Clark v. State

Annotate this Case

643 S.W.2d 723 (1982)

Daniel CLARK, Appellant, v. The STATE of Texas, Appellee.

Nos. 63455, 63456.

Court of Criminal Appeals of Texas, Panel No. 2.

December 15, 1982.

Rehearing Denied January 26, 1983.

Lawrence B. Mitchell, Dallas, for appellant.

Henry Wade, Dist. Atty. and Jeffrey B. Keck, Bob Whaley & Mary Ludwick, Asst. Dist. Attys., Dallas, Robert Huttash, State's Atty. and Alfred Walker, Asst. State's Atty., Austin, for the State.

Before ONION, P.J., and CLINTON and TEAGUE, JJ.


ONION, Presiding Judge.

Appellant was charged with attempted capital murder in two separate indictments. In the first indictment, appellant was charged with the attempted capital murder of Waylon Bullard. In the second, he was charged with the attempted capital murder of James D. Humphreys. Both indictments alleged the offense of attempted capital murder proscribed by ยงยง 15.01 and 19.03(a)(1) of the Texas Penal Code. Both indictments were based upon circumstances arising out of the same factual situation. With the consent of appellant, both cases were tried together. The jury returned verdicts of guilty in each case. The punishment was assessed by the jury at life.

Because of our disposition of the cases, no discussion of the facts is necessary.

Appellant complains the prosecutor's argument at the penalty stage of the trial was manifestly improper inviting the jury to consider the parole law in assessing punishment.

During the prosecutor's argument the record reflects:

"You know, traditionally they say there are three purposes for punishment of a criminal. The first one is punishment for the sake of punishment. An eye for an eye... "So we have got to go to the next purpose for punishment, rehabilitation. Okay. "You know that in February of 1974, what this pen packet tells you, he got a 20-year sentence and they put him in the federal penitentiary and they kept him there for three years and then they paroled him out. "MR. POIROT (Defense Counsel): Your Honor, we object to that argument. That would be a statement calling the *724 Jury's attention to speculate on the Board of Pardons and Paroles and we object to it. "THE COURT: Overruled. "MR. POIROT: Note our exception. "MS. LUDWICK (Prosecutor): He was paroled out to become what he was on July the 26th, 1978. He didn't even wait a year. Was he rehabilitated by his little stint in the federal penitentiary? Ask yourselves that. Did it keep him from going right back into dope dealing and robbing and trying to kill police officers? Didn't keep him down very long. You can't keep a good criminal down very long, can you?especially a guy who sits here like he has and smirks and smiles. He enjoys it. "You see any sign from this man, and you have observed him throughout the whole trialI have looked over and watched him and I know you have, too. Have you seen a sign from him that he has been rehabilitated one iota? No. None. "The third purpose for punishment is deterrence, to stop him and people like him from committing crime like these...." (Emphasis supplied.)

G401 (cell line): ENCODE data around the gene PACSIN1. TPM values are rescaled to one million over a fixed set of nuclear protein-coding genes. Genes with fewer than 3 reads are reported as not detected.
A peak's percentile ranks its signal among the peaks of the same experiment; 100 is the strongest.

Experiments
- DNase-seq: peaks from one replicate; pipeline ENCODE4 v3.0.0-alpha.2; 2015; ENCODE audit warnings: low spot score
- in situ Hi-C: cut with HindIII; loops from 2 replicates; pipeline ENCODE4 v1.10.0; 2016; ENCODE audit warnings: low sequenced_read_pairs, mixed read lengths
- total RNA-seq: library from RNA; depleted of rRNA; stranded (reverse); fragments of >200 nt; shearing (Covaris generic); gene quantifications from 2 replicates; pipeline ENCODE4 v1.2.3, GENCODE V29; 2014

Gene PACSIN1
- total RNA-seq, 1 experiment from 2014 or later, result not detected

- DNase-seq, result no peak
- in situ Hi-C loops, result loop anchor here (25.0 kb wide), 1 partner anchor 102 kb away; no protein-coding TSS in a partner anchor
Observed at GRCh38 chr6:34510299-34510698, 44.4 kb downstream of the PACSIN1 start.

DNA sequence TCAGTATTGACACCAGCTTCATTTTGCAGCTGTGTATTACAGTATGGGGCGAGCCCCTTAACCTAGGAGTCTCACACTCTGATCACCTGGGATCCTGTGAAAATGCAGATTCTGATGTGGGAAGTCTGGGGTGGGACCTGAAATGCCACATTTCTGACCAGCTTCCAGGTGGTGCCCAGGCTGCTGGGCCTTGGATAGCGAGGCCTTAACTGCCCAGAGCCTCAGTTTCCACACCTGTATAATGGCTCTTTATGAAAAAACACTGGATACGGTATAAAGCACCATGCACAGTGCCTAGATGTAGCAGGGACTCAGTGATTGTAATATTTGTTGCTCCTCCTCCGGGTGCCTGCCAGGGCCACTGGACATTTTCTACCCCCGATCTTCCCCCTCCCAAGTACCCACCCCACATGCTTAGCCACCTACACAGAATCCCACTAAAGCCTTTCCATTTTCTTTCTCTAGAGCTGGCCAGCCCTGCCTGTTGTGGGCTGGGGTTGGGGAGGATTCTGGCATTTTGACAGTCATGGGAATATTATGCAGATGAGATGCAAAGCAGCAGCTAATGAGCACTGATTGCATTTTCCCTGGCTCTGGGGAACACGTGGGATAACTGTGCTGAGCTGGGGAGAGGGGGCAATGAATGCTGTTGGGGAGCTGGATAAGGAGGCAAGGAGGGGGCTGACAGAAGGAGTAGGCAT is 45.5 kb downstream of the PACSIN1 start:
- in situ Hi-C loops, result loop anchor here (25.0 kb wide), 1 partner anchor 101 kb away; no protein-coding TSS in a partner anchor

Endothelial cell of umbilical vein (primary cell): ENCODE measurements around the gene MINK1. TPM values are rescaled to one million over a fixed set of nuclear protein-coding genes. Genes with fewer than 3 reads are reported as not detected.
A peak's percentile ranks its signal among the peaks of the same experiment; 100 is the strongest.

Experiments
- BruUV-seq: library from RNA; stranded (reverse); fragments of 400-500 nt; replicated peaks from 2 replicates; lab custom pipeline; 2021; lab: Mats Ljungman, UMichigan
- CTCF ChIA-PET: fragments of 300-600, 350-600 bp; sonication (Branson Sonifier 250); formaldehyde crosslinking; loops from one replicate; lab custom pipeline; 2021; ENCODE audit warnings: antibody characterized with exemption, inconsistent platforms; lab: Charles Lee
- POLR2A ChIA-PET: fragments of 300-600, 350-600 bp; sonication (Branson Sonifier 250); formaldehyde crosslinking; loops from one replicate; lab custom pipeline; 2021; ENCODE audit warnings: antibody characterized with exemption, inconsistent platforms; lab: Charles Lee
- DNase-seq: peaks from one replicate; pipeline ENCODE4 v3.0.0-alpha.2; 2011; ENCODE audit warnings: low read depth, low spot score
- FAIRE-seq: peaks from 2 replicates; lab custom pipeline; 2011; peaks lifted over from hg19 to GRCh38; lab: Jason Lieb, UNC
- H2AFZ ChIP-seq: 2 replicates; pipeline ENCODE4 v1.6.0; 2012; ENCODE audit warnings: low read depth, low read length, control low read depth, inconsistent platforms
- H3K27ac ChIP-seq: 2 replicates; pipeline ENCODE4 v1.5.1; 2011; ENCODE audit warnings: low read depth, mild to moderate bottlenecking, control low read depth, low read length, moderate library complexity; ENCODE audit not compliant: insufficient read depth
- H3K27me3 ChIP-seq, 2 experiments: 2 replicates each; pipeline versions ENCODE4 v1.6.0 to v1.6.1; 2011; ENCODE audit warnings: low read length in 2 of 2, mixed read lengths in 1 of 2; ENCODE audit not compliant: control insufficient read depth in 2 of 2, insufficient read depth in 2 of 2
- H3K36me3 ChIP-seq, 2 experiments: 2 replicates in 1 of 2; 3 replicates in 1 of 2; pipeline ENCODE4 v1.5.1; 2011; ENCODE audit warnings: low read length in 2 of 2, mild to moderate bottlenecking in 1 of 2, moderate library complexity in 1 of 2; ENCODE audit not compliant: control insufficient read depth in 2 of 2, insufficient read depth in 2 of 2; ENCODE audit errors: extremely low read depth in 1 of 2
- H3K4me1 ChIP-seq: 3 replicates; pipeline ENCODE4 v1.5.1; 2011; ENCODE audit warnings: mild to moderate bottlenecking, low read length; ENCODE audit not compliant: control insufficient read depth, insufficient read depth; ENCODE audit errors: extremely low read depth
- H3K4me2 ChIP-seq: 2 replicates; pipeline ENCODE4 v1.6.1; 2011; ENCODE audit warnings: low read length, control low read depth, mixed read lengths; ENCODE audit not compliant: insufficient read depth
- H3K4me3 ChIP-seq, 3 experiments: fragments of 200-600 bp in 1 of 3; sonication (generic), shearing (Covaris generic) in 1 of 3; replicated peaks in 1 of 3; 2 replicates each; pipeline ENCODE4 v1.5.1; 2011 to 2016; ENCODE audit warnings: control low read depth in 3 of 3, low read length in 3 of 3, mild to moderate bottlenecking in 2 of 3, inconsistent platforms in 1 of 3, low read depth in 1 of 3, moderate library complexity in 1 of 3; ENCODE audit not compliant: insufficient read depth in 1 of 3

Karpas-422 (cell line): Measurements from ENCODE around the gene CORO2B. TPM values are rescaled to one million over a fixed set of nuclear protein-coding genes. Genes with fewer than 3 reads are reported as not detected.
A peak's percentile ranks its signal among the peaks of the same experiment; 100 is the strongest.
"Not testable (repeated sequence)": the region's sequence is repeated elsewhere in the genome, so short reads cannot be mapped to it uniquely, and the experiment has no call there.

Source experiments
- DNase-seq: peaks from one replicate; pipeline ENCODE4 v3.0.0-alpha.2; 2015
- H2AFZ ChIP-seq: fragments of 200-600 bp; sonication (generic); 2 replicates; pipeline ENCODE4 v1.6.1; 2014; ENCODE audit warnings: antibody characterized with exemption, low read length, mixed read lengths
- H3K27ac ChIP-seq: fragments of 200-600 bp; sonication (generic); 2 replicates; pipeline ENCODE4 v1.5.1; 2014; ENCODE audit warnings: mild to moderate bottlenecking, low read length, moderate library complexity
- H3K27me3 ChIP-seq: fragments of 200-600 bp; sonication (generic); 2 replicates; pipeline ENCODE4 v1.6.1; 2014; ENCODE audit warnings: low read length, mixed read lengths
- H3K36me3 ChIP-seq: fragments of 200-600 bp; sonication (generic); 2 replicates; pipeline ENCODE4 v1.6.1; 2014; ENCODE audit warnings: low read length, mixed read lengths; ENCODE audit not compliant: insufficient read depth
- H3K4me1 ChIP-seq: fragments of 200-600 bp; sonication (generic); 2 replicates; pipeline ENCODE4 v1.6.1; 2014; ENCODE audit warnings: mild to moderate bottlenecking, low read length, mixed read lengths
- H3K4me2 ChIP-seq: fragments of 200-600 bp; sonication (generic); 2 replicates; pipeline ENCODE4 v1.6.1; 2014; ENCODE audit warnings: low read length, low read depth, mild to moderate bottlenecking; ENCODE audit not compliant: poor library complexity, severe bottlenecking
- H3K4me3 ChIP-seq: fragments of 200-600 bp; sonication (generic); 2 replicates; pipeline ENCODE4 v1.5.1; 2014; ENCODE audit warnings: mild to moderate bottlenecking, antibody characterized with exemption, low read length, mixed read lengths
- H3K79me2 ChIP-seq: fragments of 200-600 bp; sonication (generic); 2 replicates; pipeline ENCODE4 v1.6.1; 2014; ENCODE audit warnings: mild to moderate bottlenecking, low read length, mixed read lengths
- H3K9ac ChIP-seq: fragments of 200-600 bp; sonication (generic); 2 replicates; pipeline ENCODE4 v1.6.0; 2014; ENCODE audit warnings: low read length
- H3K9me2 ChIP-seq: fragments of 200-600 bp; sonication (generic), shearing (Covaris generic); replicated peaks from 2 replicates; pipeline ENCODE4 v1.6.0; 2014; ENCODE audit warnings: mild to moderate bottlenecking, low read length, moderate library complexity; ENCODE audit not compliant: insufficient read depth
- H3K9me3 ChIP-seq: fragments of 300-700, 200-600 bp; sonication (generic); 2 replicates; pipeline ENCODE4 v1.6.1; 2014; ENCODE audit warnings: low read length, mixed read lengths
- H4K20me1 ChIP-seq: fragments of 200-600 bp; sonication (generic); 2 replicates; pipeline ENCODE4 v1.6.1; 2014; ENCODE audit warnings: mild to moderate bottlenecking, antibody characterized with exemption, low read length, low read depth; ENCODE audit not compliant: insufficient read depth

The State concedes that it is improper for the State's counsel to affirmatively urge the jury to consider how long a defendant would actually be required to serve any punishment the jurors might impose. Woerner v. State, 576 S.W.2d 85 (Tex.Cr. App.1979); Jones v. State, 564 S.W.2d 718 (Tex.Cr.App.1978); Clanton v. State, 528 S.W.2d 250 (Tex.Cr.App.1975). And as the State points out, it is also error for the prosecutor to call upon the jury to abandon their duty to assess a fair punishment based on the evidence and to assess a greater penalty in order to allow the Department of Corrections or the Board of Pardons and Paroles to determine when the defendant should be released. Jones v. State, 522 S.W.2d 225 (Tex.Cr.App.1975); Blount v. State, 509 S.W.2d 615 (Tex.Cr.App.1974); Hernandez v. State, 366 S.W.2d 575 (Tex. Cr.App.1976).

The State argues the prosecutor's remarks were a plea for law enforcement and a statement that, based upon appellant's past history, a lengthy prison term would be required to rehabilitate him. We do not agree.